Jose Mora (left) North Conduit and McKinley Avenues, Cypress Hills. On September 4, 2006, 11-year-old Mora was on his way to the barber for a back-to-school haircut; that week, he was to start the sixth grade at nearby Junior High School 302. He was struck by a Honda while walking his bike across an intersection.

Jonathan Neese South 4th Street and Roebling Street, Williamsburg. On August 12, 2006, Neese, a bike messenger known as “Bronx Jon,” was struck by a livery cab while cycling from Brooklyn to Manhattan.

Sam Khaled Hindy (left) Base of the Manhattan Bridge. On November 16, 2007, Hindy was run over after mistakenly entering a Manhattan Bridge lane reserved for cars.

Habian Rodriguez Main Street and Horace Harding Expressway, Flushing. On September 1, 2007, Rodriguez collided with a city bus and died 30 minutes later.

Elizabeth Padilla (left) Fifth Avenue and Prospect Place, Park Slope. Commuting to the Brooklyn Bar Association on June 9, 2005, Padilla swerved to avoid the open door of a parked P.C. Richard’s truck. She lost control of her bike and fell underneath the wheels of an ice-cream delivery truck.

Juan Luis Solis East Gun Hill Road and Bouck Avenue, the Bronx. Attempting to pass a double-parked car on June 22, 2007, Solis was struck by a box truck and died of severe head trauma. The truck did not stop.

Jeffrey Moore (left) Chauncey Street and Rockaway Avenue, Bed-Stuy. According to witnesses, on May 29, 2007, Moore was run over (twice) by his girlfriend Jeanine Harrington. She was indicted on charges of murder and criminal possession of a weapon (her Nissan Pathfinder).

Derek Lake Houston Street and La Guardia Place. On June 26, 2006, Lake reportedly skidded on a steel construction plate and was crushed underneath the wheels of a passing truck.

Elijah Armand Wrancher (left) Springfield Boulevard and 130th Avenue, Springfield Gardens. On August 28, 2007, 12-year-old Wrancher attempted to ride his bicycle while holding onto a moving truck. He lost his grip and fell under the truck’s rear wheel.

David Smith Sixth Avenue and 36th Street. On December 5, 2007, Smith was biking up Sixth Avenue when the passenger-side door of a parked pickup truck opened unexpectedly. He was knocked into the path of an oncoming truck.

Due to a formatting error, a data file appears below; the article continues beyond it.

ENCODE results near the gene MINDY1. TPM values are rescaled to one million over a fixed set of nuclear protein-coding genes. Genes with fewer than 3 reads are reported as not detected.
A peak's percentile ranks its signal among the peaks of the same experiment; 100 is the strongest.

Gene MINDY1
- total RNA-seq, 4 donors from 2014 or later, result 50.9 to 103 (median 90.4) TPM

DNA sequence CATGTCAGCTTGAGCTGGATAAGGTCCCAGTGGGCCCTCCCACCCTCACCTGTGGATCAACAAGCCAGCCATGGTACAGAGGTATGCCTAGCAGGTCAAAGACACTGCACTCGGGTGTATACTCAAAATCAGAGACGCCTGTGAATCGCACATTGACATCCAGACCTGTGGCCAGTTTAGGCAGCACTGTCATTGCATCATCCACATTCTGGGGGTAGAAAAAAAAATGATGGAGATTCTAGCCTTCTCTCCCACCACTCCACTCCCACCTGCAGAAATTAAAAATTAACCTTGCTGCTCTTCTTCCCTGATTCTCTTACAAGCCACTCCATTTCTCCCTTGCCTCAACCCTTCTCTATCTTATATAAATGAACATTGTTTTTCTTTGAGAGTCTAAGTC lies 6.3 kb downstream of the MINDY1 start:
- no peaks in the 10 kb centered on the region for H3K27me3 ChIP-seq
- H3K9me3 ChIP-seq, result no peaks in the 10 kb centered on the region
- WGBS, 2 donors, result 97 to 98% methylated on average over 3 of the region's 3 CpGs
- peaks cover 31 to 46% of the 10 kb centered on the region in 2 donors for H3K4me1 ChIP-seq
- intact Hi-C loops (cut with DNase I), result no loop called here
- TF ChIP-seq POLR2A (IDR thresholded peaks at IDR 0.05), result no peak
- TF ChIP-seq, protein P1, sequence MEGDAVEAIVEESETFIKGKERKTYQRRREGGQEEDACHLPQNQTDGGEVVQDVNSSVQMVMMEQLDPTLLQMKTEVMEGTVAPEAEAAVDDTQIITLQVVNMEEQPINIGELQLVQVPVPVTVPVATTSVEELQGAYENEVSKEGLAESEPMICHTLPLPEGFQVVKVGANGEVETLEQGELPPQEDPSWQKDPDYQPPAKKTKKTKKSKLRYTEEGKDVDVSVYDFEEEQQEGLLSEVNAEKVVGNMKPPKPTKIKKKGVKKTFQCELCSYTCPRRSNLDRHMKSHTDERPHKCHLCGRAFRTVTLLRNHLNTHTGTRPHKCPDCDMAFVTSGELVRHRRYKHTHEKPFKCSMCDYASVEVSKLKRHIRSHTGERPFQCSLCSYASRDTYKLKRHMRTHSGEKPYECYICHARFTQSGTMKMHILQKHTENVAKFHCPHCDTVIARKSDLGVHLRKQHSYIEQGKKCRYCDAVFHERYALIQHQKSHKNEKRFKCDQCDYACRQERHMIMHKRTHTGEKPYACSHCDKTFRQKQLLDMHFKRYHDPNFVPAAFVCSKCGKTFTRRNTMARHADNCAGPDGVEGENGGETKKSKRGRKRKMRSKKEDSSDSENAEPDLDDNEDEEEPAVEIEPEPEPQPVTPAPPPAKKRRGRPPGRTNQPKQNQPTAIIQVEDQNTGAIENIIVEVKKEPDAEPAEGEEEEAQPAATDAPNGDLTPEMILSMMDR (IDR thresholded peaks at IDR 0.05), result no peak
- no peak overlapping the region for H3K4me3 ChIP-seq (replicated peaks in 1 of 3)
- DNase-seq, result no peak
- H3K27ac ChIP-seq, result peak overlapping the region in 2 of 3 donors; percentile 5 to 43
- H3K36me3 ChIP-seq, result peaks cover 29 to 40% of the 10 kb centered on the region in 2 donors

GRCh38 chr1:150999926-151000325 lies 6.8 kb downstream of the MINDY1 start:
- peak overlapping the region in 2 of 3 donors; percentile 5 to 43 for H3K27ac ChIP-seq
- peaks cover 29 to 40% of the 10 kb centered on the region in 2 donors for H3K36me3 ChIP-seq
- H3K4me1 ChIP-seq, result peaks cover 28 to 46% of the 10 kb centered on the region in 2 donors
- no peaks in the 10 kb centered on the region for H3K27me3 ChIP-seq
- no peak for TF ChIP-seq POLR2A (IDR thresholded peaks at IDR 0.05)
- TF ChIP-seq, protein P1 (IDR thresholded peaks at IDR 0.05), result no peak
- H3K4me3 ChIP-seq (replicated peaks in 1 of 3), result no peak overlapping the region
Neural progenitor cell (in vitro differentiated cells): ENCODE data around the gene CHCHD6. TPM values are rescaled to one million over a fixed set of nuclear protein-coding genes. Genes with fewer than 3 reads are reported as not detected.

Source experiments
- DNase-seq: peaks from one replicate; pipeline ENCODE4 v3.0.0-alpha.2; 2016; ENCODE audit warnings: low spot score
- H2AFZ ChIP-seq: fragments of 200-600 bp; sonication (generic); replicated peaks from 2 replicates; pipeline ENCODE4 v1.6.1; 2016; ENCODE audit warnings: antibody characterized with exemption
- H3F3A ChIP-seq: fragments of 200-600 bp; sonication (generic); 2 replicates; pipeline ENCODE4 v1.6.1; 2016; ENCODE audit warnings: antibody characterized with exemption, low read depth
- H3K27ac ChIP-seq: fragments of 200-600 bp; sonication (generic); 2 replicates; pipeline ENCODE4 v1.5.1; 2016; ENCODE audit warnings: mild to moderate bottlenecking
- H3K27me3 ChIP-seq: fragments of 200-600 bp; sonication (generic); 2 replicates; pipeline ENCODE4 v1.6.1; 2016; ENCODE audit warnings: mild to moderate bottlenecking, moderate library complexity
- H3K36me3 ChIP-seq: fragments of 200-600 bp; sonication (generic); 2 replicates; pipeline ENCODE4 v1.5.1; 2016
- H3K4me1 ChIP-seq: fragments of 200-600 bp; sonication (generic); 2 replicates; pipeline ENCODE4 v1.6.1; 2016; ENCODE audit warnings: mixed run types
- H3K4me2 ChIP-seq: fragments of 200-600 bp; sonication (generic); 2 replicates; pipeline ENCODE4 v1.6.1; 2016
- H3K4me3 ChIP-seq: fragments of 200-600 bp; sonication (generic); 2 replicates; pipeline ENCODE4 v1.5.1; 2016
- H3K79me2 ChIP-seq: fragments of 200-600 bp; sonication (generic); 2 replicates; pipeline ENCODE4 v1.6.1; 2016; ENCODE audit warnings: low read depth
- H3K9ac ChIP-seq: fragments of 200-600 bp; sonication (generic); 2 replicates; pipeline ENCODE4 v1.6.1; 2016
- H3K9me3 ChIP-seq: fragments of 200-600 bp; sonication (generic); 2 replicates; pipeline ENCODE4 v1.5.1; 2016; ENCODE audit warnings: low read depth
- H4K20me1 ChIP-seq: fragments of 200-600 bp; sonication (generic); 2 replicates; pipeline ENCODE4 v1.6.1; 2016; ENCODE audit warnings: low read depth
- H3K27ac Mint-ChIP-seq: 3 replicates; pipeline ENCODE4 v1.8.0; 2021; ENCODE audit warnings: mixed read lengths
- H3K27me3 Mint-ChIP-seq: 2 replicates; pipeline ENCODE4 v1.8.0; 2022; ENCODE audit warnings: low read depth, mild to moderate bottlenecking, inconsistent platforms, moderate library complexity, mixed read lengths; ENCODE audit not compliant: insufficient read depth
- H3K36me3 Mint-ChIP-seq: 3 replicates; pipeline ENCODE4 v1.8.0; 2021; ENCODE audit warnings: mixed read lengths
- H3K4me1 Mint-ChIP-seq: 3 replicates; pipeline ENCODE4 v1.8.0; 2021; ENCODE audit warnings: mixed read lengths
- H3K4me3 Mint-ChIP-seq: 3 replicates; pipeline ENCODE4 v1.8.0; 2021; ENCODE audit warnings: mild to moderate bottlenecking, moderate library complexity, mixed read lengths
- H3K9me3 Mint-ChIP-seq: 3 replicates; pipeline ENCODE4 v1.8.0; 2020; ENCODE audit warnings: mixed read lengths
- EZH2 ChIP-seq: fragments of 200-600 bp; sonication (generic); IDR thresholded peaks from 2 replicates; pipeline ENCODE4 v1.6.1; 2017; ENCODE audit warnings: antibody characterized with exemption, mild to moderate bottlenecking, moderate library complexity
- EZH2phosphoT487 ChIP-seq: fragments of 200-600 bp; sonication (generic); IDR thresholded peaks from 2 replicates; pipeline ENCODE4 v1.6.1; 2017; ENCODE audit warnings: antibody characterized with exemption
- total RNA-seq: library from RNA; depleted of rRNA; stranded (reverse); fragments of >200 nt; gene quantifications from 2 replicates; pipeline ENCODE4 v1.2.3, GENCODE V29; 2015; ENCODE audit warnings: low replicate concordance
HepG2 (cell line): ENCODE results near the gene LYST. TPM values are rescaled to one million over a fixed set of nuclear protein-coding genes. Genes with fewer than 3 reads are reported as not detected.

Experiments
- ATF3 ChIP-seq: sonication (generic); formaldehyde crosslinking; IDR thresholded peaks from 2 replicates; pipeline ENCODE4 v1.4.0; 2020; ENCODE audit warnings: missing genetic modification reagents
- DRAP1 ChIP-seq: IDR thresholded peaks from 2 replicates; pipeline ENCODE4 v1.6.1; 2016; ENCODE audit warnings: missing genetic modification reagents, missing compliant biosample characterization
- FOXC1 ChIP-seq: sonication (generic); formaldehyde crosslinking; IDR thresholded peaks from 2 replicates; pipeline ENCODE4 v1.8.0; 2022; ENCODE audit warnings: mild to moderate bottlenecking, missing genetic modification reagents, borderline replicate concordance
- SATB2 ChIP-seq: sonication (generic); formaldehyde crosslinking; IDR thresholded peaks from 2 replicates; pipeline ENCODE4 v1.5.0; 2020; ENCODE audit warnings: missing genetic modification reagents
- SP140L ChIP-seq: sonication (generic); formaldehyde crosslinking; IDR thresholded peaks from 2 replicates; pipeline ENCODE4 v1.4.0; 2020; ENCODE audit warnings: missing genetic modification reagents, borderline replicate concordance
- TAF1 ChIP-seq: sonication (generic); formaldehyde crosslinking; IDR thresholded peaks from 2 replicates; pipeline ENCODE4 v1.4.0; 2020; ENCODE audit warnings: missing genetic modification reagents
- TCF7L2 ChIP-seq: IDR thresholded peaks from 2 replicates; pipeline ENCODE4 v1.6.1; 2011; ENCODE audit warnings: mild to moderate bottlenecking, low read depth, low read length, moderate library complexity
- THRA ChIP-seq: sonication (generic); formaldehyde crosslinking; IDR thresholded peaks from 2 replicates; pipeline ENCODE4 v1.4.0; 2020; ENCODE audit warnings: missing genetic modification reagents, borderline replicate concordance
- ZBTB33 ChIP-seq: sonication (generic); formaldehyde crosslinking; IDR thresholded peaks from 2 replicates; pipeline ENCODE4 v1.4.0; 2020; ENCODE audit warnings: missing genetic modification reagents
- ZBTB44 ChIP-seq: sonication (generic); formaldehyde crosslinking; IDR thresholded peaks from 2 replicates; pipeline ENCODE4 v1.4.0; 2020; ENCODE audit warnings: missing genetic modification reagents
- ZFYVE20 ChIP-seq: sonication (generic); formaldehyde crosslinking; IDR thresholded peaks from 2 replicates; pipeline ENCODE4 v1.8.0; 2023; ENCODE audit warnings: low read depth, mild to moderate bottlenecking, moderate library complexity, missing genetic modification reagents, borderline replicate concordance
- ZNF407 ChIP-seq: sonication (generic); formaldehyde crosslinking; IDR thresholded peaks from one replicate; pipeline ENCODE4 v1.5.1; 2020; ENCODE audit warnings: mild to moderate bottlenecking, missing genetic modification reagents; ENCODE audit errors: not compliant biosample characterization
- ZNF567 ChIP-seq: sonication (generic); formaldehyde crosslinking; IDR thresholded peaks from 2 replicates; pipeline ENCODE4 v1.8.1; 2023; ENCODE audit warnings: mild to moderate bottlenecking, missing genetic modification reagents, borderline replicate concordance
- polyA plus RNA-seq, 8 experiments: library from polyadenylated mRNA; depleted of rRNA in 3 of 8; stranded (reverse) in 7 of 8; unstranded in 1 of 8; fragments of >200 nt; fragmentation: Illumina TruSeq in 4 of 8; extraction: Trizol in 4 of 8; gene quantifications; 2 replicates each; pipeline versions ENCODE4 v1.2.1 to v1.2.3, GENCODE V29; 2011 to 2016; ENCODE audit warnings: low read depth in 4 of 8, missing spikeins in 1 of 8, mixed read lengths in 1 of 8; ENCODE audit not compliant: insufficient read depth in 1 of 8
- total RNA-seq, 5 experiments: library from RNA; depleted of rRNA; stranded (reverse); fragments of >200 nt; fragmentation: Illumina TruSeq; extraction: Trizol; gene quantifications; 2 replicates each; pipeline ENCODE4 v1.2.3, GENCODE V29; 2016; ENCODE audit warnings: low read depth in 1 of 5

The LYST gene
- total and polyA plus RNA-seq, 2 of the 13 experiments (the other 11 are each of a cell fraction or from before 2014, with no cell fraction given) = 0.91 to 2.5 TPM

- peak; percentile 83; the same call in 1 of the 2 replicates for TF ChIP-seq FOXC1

Anthony Delgado (left) Palmetto Street and Central Avenue, Bushwick. Shortly after midnight on April 29, 2007, 13-year-old Delgado borrowed a bike to head home from his friend’s baptism party. As he crossed the intersection, he was struck by an SUV.

Carolina Hernandez 57th Avenue and Junction Boulevard, Elmhurst. On August 16, 2007, Hernandez was riding to a mall when she was struck and killed by a Chevy truck. The driver pled guilty to driving with a suspended license.

Anthony Delgado (left) Palmetto Street and Central Avenue, Bushwick. Shortly after midnight on April 29, 2007, 13-year-old Delgado borrowed a bike to head home from his friend’s baptism party. As he crossed the intersection, he was struck by an SUV.

Carolina Hernandez 57th Avenue and Junction Boulevard, Elmhurst. On August 16, 2007, Hernandez was riding to a mall when she was struck and killed by a Chevy truck. The driver pled guilty to driving with a suspended license.

Anthony Delgado (left) Palmetto Street and Central Avenue, Bushwick. Shortly after midnight on April 29, 2007, 13-year-old Delgado borrowed a bike to head home from his friend’s baptism party. As he crossed the intersection, he was struck by an SUV.

Carolina Hernandez 57th Avenue and Junction Boulevard, Elmhurst. On August 16, 2007, Hernandez was riding to a mall when she was struck and killed by a Chevy truck. The driver pled guilty to driving with a suspended license.

Anthony Delgado (left) Palmetto Street and Central Avenue, Bushwick. Shortly after midnight on April 29, 2007, 13-year-old Delgado borrowed a bike to head home from his friend’s baptism party. As he crossed the intersection, he was struck by an SUV.

Carolina Hernandez 57th Avenue and Junction Boulevard, Elmhurst. On August 16, 2007, Hernandez was riding to a mall when she was struck and killed by a Chevy truck. The driver pled guilty to driving with a suspended license.

Fall Fashion Features

The Beefcake in the Backcourt
Big, fake, and fully able to outshine its surroundings.Big, fake, and fully able to outshine its surroundings.

 

The Beefcake in the Backcourt
Big, fake, and fully able to outshine its surroundings.Big, fake, and fully able to outshine its surroundings.